Me: Wash your hands, please.
Me: Because they're dirty.
Ally: But why? Why are they dirty?
Me: Probably because you've been picking up acorns, petting the dog, playing in the mulch at school, eaten spaghetti with your fingers, and you just went to the potty.
Me (pausing to consider any number of explanations I could use here to explain why we wash our hands when they're dirty, but then I cop out with the eternal answer): Because I said so, that's why.
The "Why?" questions are perfectly normal for a bright toddler who is 1) inquisitive about her world, and 2) always on the lookout for a new stalling technique. Unfortunately, Ally would rather ask someone else "Why?" than have someone ask her the same question. Last week I packed a couple of frozen fish sticks in her lunch, thinking it would be a change of pace from the repetitive cycle of frozen chicken nuggets/cheese sticks/hard boiled eggs/yogurt that we seem to have locked ourselves into lately. (Ally will not eat a sandwich for lunch at her daycare center, but I'll save this topic for another post at another time.) That night I noticed that her teacher wrote "Would not eat fish sticks" on Ally's daily report sheet.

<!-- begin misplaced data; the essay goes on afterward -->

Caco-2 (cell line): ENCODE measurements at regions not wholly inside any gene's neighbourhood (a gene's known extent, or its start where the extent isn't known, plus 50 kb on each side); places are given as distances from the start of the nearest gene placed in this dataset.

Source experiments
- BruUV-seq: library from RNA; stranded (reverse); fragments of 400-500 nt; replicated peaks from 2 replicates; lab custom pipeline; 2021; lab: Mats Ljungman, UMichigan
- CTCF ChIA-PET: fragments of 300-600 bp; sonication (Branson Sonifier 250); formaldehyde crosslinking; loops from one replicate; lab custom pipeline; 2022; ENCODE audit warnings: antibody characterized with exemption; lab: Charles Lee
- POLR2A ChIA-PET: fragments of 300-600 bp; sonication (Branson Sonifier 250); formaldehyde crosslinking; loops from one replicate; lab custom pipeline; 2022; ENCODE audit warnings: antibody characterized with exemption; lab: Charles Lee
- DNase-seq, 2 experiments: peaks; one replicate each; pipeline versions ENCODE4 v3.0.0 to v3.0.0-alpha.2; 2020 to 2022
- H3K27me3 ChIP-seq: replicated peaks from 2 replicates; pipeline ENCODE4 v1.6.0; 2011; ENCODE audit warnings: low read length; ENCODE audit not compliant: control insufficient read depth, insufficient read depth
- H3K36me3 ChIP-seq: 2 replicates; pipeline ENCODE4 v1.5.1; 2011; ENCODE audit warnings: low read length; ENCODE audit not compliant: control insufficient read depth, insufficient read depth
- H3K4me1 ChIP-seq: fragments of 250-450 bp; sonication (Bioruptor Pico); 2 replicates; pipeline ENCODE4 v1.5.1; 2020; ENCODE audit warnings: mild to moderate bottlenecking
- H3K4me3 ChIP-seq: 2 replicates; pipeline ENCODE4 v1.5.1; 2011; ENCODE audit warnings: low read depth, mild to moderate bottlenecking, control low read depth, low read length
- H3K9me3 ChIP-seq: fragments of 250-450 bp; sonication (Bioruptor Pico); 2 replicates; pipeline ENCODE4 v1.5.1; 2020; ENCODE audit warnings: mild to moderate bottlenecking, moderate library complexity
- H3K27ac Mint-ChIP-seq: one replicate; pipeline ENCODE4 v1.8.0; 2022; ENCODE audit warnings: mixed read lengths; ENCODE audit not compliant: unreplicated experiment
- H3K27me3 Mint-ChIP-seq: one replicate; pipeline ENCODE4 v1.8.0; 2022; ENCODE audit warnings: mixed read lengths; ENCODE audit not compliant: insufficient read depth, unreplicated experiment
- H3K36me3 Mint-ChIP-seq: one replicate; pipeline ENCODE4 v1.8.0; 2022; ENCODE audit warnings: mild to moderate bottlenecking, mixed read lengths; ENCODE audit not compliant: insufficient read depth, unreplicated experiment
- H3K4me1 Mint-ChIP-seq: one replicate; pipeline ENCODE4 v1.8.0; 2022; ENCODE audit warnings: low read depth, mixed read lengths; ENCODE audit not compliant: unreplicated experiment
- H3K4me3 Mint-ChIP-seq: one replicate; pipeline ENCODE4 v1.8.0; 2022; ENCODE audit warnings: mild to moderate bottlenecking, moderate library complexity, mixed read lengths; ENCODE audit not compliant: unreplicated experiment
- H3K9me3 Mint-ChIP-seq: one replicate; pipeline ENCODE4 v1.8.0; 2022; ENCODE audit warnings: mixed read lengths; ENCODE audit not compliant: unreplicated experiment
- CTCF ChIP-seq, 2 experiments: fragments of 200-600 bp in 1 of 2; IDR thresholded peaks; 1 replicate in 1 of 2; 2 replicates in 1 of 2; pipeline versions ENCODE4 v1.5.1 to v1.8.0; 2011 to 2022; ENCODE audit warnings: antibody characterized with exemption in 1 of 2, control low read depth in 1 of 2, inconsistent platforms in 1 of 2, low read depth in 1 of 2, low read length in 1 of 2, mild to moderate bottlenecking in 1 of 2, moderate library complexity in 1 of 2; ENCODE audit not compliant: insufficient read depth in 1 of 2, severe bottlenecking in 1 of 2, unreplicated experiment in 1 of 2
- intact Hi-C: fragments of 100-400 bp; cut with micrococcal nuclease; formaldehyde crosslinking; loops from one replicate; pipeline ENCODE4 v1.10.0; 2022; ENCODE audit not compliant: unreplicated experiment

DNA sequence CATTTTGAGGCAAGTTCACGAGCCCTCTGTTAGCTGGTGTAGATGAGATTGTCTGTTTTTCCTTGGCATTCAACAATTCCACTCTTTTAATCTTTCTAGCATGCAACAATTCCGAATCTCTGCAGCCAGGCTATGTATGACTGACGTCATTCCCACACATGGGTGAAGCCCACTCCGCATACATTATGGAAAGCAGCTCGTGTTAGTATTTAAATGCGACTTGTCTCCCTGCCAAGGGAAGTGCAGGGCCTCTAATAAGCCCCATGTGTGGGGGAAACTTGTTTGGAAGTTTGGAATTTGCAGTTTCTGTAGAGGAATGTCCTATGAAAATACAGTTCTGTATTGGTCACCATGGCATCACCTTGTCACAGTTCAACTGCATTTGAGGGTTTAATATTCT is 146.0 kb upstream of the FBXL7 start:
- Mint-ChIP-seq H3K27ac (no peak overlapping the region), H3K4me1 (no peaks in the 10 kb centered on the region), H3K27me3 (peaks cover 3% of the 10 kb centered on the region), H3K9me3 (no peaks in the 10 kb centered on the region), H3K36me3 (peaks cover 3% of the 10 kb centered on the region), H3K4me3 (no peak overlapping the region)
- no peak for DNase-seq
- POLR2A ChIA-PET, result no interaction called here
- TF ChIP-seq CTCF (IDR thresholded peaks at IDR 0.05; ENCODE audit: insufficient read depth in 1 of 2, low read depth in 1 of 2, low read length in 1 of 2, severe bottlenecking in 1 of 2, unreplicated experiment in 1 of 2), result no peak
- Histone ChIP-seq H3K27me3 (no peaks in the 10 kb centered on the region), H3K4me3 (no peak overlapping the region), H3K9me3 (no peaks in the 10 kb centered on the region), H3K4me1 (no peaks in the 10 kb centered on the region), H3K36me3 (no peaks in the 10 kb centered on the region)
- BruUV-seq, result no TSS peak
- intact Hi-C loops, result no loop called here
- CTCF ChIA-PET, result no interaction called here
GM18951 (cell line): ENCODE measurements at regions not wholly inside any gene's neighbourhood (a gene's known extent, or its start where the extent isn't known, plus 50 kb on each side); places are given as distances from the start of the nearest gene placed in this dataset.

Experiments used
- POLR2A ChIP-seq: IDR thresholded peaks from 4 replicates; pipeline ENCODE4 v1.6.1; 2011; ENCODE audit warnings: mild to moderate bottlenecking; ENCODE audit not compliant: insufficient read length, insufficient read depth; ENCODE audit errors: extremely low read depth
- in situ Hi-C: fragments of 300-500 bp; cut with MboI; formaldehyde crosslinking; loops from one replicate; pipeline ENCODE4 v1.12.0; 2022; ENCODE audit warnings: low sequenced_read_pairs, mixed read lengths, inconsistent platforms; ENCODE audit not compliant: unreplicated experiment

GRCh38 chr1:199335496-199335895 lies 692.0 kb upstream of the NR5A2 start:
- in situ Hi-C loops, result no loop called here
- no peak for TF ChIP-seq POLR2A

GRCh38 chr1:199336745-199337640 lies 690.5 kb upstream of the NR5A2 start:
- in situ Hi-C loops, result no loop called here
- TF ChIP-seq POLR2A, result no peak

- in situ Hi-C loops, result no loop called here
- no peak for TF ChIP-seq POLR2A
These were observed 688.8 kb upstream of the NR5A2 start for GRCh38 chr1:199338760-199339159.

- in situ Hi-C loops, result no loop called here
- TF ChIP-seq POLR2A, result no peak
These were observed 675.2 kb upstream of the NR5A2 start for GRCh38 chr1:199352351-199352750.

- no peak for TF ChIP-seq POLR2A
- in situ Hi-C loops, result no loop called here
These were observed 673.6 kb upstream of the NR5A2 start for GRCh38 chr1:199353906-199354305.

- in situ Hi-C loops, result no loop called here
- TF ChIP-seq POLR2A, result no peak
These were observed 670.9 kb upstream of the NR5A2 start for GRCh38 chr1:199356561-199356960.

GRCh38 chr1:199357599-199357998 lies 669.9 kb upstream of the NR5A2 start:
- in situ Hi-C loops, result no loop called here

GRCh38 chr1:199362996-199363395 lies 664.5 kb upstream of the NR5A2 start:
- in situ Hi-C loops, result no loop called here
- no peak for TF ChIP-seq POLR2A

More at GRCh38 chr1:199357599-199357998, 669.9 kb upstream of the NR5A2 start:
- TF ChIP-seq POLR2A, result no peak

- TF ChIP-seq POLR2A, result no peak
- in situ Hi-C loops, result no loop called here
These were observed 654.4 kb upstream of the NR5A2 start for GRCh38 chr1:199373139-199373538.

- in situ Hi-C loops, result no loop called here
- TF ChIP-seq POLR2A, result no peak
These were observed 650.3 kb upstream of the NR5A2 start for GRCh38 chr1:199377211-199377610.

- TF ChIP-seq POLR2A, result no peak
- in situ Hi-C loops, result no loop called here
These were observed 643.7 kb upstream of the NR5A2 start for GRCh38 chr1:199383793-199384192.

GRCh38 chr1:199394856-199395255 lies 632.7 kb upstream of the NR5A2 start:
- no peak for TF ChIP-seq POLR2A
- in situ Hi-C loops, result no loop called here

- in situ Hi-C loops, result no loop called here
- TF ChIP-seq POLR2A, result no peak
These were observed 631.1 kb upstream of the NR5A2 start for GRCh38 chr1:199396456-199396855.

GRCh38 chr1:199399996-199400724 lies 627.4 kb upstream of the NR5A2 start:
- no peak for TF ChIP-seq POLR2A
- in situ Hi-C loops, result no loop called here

Me: Ally, I thought you liked the fish sticks.
Ally (cheerfully): I do. I do like fish sticks!
Me: Why didn't you eat them at lunch today?
Ally: I did eat them.
Me: You ate the fish sticks at lunch today? Your report sheet says you didn't eat them.
Ally (looking at her shoes): Uh huh.
Me: Do you like the fish sticks?
Me: But why didn't you eat them at lunch today?
Ally: But I didn't eat them today.
Me: I know you didn't. Why don't you like them?
Ally: But I didn't eat them.
Me: Yes, honey, I know you didn't eat them. Why didn't you eat them?
Ally (looking at me innocently): Because I didn't eat them!
I gave up on the conversation as soon as I realized we'd gone into some sort of "Yes, we have no bananas today" routine. In college I had an instructor who went off on a 30 minute rant about the evils of circular logic in lecture one day. Apparently our class did not do as well on his midterm as he had expected and by the end of the class period he was nearly pleading us to use our brain cells in a linear, logical manner. Now, thanks to Ally and the fish sticks, I truly recognize the frustration he must have felt while grading those exams. I could have told Ally "Not eating the fish sticks is not an answer, you're just repeating my question!", but I simply didn't want to hear her ask "Why?" in return.